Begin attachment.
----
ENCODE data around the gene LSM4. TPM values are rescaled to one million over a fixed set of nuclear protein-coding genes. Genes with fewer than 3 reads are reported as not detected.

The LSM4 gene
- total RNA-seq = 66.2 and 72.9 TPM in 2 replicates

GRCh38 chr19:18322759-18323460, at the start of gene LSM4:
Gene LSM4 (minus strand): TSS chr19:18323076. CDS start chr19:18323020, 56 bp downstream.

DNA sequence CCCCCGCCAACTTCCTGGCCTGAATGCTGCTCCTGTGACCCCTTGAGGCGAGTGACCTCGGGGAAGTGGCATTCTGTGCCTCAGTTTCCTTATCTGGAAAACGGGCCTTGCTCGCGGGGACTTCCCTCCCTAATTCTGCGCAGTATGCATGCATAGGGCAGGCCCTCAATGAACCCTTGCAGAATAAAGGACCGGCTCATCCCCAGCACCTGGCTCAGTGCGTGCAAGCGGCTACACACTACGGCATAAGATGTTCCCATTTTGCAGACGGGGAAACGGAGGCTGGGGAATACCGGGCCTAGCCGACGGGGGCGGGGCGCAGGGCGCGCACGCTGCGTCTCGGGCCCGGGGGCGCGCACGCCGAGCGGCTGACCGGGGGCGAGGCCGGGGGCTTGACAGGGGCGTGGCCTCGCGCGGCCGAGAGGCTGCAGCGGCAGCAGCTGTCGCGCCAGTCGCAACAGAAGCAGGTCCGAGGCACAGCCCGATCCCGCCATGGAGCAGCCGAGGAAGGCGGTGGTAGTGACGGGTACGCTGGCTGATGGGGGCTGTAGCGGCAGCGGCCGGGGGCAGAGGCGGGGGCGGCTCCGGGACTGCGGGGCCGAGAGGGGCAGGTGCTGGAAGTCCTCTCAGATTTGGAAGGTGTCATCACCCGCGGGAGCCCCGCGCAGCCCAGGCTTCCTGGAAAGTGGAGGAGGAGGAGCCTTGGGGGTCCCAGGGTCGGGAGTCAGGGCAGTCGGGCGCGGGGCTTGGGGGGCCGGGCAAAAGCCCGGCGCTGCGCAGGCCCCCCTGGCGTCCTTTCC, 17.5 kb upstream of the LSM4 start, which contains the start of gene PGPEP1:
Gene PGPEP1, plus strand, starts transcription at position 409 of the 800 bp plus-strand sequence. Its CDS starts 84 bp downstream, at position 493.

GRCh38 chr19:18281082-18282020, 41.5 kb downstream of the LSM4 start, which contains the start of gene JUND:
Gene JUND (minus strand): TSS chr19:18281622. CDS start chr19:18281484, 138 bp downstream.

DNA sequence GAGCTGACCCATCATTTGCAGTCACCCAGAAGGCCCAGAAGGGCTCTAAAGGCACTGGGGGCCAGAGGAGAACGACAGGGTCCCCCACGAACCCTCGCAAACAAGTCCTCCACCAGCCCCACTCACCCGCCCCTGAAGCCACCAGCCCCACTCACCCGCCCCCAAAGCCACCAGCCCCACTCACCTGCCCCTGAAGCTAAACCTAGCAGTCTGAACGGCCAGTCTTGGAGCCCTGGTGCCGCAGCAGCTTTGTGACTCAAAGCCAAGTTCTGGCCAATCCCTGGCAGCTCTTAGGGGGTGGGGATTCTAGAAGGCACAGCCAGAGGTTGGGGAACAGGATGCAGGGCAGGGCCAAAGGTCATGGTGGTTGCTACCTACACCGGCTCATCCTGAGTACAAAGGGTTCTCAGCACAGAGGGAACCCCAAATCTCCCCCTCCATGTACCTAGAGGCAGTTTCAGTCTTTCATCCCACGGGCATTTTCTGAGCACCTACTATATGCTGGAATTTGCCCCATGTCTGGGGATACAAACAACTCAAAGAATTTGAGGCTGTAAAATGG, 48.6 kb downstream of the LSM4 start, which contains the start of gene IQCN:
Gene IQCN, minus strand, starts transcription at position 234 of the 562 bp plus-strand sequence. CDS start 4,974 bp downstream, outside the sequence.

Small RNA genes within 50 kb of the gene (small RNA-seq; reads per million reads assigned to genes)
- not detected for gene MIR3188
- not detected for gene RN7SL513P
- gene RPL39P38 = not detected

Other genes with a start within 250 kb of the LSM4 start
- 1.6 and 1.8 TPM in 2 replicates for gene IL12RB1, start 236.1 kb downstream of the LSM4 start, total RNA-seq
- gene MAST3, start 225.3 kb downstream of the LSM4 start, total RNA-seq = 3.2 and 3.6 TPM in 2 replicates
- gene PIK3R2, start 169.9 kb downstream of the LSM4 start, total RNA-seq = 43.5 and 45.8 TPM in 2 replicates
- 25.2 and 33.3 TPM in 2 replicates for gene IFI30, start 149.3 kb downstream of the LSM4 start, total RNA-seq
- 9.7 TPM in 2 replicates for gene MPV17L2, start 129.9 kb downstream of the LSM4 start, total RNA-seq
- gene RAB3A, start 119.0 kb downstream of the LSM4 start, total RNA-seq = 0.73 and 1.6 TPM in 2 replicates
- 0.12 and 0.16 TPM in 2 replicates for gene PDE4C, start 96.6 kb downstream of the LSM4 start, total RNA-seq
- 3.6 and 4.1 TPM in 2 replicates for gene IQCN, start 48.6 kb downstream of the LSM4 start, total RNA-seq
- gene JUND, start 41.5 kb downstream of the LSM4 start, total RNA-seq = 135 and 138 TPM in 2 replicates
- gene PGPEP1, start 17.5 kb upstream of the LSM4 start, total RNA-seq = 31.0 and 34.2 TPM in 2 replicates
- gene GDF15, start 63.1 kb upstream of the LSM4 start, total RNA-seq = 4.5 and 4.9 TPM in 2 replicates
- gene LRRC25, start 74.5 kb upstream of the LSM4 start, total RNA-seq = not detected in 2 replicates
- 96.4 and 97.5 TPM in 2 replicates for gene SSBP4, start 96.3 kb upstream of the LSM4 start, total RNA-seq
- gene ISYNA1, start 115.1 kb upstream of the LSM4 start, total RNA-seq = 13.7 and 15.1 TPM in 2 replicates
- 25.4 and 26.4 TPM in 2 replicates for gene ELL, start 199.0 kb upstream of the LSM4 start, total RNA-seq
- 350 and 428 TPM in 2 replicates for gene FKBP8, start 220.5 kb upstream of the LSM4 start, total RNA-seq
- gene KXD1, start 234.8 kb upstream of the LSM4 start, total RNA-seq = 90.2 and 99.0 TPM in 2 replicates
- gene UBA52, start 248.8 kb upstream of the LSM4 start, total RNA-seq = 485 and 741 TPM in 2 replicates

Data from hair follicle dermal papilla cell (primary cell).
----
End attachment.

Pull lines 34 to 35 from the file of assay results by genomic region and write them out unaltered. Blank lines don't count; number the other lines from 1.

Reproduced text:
- gene UBA52, start 248.8 kb upstream of the LSM4 start, total RNA-seq = 485 and 741 TPM in 2 replicates

Data from hair follicle dermal papilla cell (primary cell).